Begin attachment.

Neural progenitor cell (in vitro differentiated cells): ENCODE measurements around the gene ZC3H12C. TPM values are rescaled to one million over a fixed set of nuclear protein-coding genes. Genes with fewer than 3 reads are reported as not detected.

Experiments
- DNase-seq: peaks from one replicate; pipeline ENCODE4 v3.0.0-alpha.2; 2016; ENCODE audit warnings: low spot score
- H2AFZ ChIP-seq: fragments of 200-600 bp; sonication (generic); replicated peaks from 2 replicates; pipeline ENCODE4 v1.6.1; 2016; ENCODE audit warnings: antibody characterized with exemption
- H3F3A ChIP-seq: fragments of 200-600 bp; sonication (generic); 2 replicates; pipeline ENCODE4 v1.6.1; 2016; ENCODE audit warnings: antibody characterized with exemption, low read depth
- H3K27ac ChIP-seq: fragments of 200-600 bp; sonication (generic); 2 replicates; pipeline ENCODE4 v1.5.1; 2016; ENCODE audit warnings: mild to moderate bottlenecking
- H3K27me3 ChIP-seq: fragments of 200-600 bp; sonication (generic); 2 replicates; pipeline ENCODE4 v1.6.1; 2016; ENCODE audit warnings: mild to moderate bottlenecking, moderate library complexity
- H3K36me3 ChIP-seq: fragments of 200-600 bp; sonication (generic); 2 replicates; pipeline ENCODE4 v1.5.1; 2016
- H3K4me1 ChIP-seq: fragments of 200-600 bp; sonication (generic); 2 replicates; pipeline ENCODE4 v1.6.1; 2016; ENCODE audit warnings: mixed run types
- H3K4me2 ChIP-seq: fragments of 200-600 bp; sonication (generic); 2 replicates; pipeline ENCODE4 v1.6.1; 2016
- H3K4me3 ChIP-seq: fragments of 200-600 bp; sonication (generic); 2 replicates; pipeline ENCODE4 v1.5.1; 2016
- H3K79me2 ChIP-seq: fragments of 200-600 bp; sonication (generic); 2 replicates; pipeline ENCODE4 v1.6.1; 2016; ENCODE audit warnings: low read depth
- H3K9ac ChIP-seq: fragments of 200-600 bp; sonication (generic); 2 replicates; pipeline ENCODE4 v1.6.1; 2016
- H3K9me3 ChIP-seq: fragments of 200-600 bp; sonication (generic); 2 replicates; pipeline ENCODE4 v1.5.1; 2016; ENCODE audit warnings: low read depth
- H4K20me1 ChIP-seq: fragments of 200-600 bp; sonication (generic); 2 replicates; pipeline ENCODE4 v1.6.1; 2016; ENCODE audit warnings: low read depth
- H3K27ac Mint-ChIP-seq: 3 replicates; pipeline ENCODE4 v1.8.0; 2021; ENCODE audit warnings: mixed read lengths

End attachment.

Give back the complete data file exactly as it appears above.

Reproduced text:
Neural progenitor cell (in vitro differentiated cells): ENCODE measurements around the gene ZC3H12C. TPM values are rescaled to one million over a fixed set of nuclear protein-coding genes. Genes with fewer than 3 reads are reported as not detected.

Experiments
- DNase-seq: peaks from one replicate; pipeline ENCODE4 v3.0.0-alpha.2; 2016; ENCODE audit warnings: low spot score
- H2AFZ ChIP-seq: fragments of 200-600 bp; sonication (generic); replicated peaks from 2 replicates; pipeline ENCODE4 v1.6.1; 2016; ENCODE audit warnings: antibody characterized with exemption
- H3F3A ChIP-seq: fragments of 200-600 bp; sonication (generic); 2 replicates; pipeline ENCODE4 v1.6.1; 2016; ENCODE audit warnings: antibody characterized with exemption, low read depth
- H3K27ac ChIP-seq: fragments of 200-600 bp; sonication (generic); 2 replicates; pipeline ENCODE4 v1.5.1; 2016; ENCODE audit warnings: mild to moderate bottlenecking
- H3K27me3 ChIP-seq: fragments of 200-600 bp; sonication (generic); 2 replicates; pipeline ENCODE4 v1.6.1; 2016; ENCODE audit warnings: mild to moderate bottlenecking, moderate library complexity
- H3K36me3 ChIP-seq: fragments of 200-600 bp; sonication (generic); 2 replicates; pipeline ENCODE4 v1.5.1; 2016
- H3K4me1 ChIP-seq: fragments of 200-600 bp; sonication (generic); 2 replicates; pipeline ENCODE4 v1.6.1; 2016; ENCODE audit warnings: mixed run types
- H3K4me2 ChIP-seq: fragments of 200-600 bp; sonication (generic); 2 replicates; pipeline ENCODE4 v1.6.1; 2016
- H3K4me3 ChIP-seq: fragments of 200-600 bp; sonication (generic); 2 replicates; pipeline ENCODE4 v1.5.1; 2016
- H3K79me2 ChIP-seq: fragments of 200-600 bp; sonication (generic); 2 replicates; pipeline ENCODE4 v1.6.1; 2016; ENCODE audit warnings: low read depth
- H3K9ac ChIP-seq: fragments of 200-600 bp; sonication (generic); 2 replicates; pipeline ENCODE4 v1.6.1; 2016
- H3K9me3 ChIP-seq: fragments of 200-600 bp; sonication (generic); 2 replicates; pipeline ENCODE4 v1.5.1; 2016; ENCODE audit warnings: low read depth
- H4K20me1 ChIP-seq: fragments of 200-600 bp; sonication (generic); 2 replicates; pipeline ENCODE4 v1.6.1; 2016; ENCODE audit warnings: low read depth
- H3K27ac Mint-ChIP-seq: 3 replicates; pipeline ENCODE4 v1.8.0; 2021; ENCODE audit warnings: mixed read lengths